End­ing pay to play in D.C.

The Washington Post Sunday - - LOCAL OPINIONS - BY CRAIG HOL­MAN The writer is a gov­ern­ment af­fairs lob­by­ist for Pub­lic Cit­i­zen.

Drain the swamp, and the al­li­ga­tors get an­gry. We are start­ing to see wealthy busi­nesses that are dream­ing of win­ning lu­cra­tive gov­ern­ment con­tracts from the Dis­trict bare their teeth in op­po­si­tion to a sweep­ing cam­paign fi­nance re­form bill spon­sored by D.C. Coun­cil mem­ber Charles Allen (D-Ward 6). The mea­sure was qui­etly and unan­i­mously ap­proved by the Ju­di­ciary and Pub­lic Safety Com­mit­tee a few weeks ago. But now that it is front and cen­ter on the coun­cil’s agenda, the fight be­gins.

The clean-gov­ern­ment leg­is­la­tion, te­diously ti­tled the Cam­paign Fi­nance Re­form Amend­ment Act, is any­thing but bor­ing. It would pro­hibit lob­by­ists bundling nu­mer­ous con­tri­bu­tions from oth­ers into one large cam­paign con­tri­bu­tion on be­half of the lob­by­ist to an of­fice­holder. It would tighten the co­or­di­na­tion rules be­tween can­di­dates and so­called in­de­pen­dent ex­pen­di­ture com­mit­tees so a can­di­date’s fam­ily mem­ber or for­mer staffer could not sud­denly set up a sec­ond com­mit­tee to raise and spend un­lim­ited funds for that can­di­date. And it would strengthen the mus­cle of the cam­paign fi­nance en­force­ment agency by buffer­ing its in­de­pen­dence from the mayor and coun­cil.

Most of all — and this is the real kicker — it would pro­hibit those seek­ing large gov­ern­ment con­tracts from mak­ing cam­paign con­tri­bu­tions to those re­spon­si­ble for award­ing the con­tracts. This is known as “pay-to-play” leg­is­la­tion, in that busi­nesses would no longer be ex­pected to pay to take part in the com­pe­ti­tion for lu­cra­tive gov­ern­ment con­tracts — in fact, they would be pro­hib­ited from do­ing so.

Pay-to-play leg­is­la­tion is not a rad­i­cal idea; it is tried-and-true pol­icy al­ready on the books in 15 states, the fed­eral gov­ern­ment and the Se­cu­ri­ties and Ex­change Com­mis­sion, as well as dozens of lo­cal­i­ties around the na­tion — in­clud­ing Philadel­phia and New York. There is a lengthy case record of ac­tual and per­ceived cor­rup­tion when gov­ern­ment con­trac­tors are al­lowed to hand over a wad of money as a cam­paign do­na­tion to those who award the con­tracts. As a re­sult, the courts — even courts hos­tile to cam­paign fi­nance re­stric­tions — rou­tinely up­hold the con­sti­tu­tion­al­ity of pay-to-play laws.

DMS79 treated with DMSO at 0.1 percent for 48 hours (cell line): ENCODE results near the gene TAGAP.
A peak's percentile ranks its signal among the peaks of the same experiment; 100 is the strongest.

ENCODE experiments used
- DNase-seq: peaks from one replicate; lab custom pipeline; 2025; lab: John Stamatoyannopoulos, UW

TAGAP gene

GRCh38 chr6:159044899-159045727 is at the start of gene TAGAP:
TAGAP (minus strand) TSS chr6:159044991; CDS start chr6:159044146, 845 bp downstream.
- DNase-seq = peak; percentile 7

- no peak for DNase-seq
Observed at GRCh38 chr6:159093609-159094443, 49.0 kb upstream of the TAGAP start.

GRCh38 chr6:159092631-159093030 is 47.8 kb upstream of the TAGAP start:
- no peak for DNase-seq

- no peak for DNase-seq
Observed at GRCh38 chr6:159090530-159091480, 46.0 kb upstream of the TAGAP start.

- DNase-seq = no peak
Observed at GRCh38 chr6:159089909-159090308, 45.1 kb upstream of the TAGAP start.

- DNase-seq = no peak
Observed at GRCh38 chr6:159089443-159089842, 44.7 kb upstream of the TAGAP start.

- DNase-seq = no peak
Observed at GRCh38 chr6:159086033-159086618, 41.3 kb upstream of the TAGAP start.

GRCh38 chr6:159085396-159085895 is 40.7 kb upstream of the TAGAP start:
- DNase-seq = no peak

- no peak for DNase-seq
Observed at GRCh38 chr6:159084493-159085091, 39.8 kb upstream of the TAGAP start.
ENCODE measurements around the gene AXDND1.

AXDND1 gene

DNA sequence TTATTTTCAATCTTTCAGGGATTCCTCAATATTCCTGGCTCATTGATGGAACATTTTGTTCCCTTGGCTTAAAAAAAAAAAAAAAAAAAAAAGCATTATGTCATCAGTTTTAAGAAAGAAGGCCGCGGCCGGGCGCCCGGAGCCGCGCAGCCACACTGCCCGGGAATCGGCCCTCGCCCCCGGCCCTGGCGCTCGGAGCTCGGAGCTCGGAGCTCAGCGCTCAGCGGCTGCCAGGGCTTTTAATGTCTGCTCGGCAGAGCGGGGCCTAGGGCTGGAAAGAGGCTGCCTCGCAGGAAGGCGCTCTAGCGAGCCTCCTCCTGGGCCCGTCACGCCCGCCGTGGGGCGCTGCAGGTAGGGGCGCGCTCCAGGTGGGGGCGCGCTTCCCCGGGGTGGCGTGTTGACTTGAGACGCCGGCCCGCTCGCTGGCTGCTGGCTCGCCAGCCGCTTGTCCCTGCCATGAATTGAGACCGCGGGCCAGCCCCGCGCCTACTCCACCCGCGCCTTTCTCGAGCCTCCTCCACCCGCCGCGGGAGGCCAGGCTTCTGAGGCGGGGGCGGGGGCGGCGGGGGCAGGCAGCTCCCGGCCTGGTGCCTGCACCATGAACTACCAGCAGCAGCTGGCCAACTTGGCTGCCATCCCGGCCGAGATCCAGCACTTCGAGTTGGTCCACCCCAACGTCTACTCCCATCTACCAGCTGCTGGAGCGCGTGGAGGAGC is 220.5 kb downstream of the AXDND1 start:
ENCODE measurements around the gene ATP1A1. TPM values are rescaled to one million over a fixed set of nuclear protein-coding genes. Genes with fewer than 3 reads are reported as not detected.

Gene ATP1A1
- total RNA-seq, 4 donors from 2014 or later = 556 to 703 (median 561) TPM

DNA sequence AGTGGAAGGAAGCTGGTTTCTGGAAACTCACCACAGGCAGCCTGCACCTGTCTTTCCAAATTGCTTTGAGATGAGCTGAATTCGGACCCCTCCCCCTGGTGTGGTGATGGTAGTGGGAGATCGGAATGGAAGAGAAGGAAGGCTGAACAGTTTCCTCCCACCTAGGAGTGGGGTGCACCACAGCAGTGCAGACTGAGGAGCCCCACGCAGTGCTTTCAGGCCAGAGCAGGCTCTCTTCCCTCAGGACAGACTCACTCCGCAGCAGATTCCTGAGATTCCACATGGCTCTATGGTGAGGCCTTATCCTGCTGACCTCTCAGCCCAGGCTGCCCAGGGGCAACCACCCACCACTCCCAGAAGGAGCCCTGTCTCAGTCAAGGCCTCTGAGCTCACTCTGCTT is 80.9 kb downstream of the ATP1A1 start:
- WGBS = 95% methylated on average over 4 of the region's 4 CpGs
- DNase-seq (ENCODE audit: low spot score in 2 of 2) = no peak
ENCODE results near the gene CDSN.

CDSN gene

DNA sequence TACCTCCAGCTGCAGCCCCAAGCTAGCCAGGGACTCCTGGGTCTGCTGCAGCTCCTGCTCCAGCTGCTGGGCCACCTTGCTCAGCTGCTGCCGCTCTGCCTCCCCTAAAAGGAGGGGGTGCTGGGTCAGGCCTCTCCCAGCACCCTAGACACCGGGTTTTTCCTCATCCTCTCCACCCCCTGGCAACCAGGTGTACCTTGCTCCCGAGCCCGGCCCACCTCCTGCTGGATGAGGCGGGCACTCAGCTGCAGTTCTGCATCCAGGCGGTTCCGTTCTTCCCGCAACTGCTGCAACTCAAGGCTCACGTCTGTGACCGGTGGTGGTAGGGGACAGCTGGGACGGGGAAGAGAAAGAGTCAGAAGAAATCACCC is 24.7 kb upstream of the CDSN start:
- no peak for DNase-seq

Allen’s pay-to-play bill bor­rows from many of the best prac­tices of other pay-to-play laws. Busi­nesses that seek gov­ern­ment con­tracts of $250,000 or more would be barred from mak­ing cam­paign con­tri­bu­tions to those re­spon­si­ble for award­ing the con­tracts from the date of so­lic­i­ta­tion of the con­tract through one year af­ter ter­mi­na­tion of the con­tract. The con­trac­tor sub­ject to the ban is de­fined not just as the busi­ness it­self but also its prin­ci­pals — in­clud­ing own­ers and se­nior ex­ec­u­tives. This would cap­ture the scan­dalous pay-to-play abuses of con­victed con­trac­tor Jef­frey Thomp­son, who doled out money from his own pocket and emerged as the Dis­trict’s largest sin­gle gov­ern­ment con­trac­tor.

Who­ever is re­spon­si­ble for award­ing the gov­ern­ment con­tract — the mayor, at­tor­ney gen­eral and/or coun­cil, in­clud­ing can­di­dates for th­ese of­fices — would be pro­hib­ited from re­ceiv­ing con­tri­bu­tions from con­trac­tors. For the coun­cil, the ban on cam­paign con­tri­bu­tions even ap­plies to those seek­ing tax ex­emp­tions or real es­tate de­vel­op­ment projects val­ued at $250,000 or more that orig­i­nate with the coun­cil, as well as any con­tract of $1 mil­lion or more orig­i­nat­ing in the mayor’s of­fice that re­quires coun­cil ap­proval.

The def­i­ni­tion of “prin­ci­pals” sub­ject to the re­stric­tions is nar­rowed for ed­u­ca­tional in­sti­tu­tions. Aca­demic deans, for ex­am­ple, would be ex­empt since they are not di­rectly in­volved in the con­tract­ing process. Ed­u­ca­tional and other re­search grants would also be also ex­empt from pay-toplay re­stric­tions. This is re­spon­si­ble re­form leg­is­la­tion, and it is des­per­ately needed.

De­spite the sen­sa­tional scan­dal that roiled D.C. pol­i­tics in 2014, re­sult­ing in con­vic­tions of of­fi­cials and lob­by­ists, gov­ern­ment con­trac­tors con­tinue to be among the largest sin­gle source of cam­paign con­tri­bu­tions for the mayor and coun­cil mem­bers, some­times amount­ing to more than a quar­ter of those of­fi­cials’ cam­paign bud­gets.

The Dis­trict has a prob­lem. Pow­er­ful mon­eyed in­ter­ests have long used cam­paign do­na­tions as a tool to dom­i­nate gov­ern­ment con­tract­ing, dam­ag­ing the pub­lic’s con­fi­dence in gov­ern­ment and of­ten wast­ing tax­payer dol­lars and caus­ing le­git­i­mate busi­nesses to opt out of gov­ern­ment ser­vice.

It is not that we don’t know how to ad­dress the pay-to-play prob­lem. The pol­icy so­lu­tion is right at our fin­ger­tips: ban cam­paign con­tri­bu­tions from those seek­ing gov­ern­ment con­tracts to those re­spon­si­ble for award­ing the con­tracts. The is­sue is whether we have the po­lit­i­cal will.

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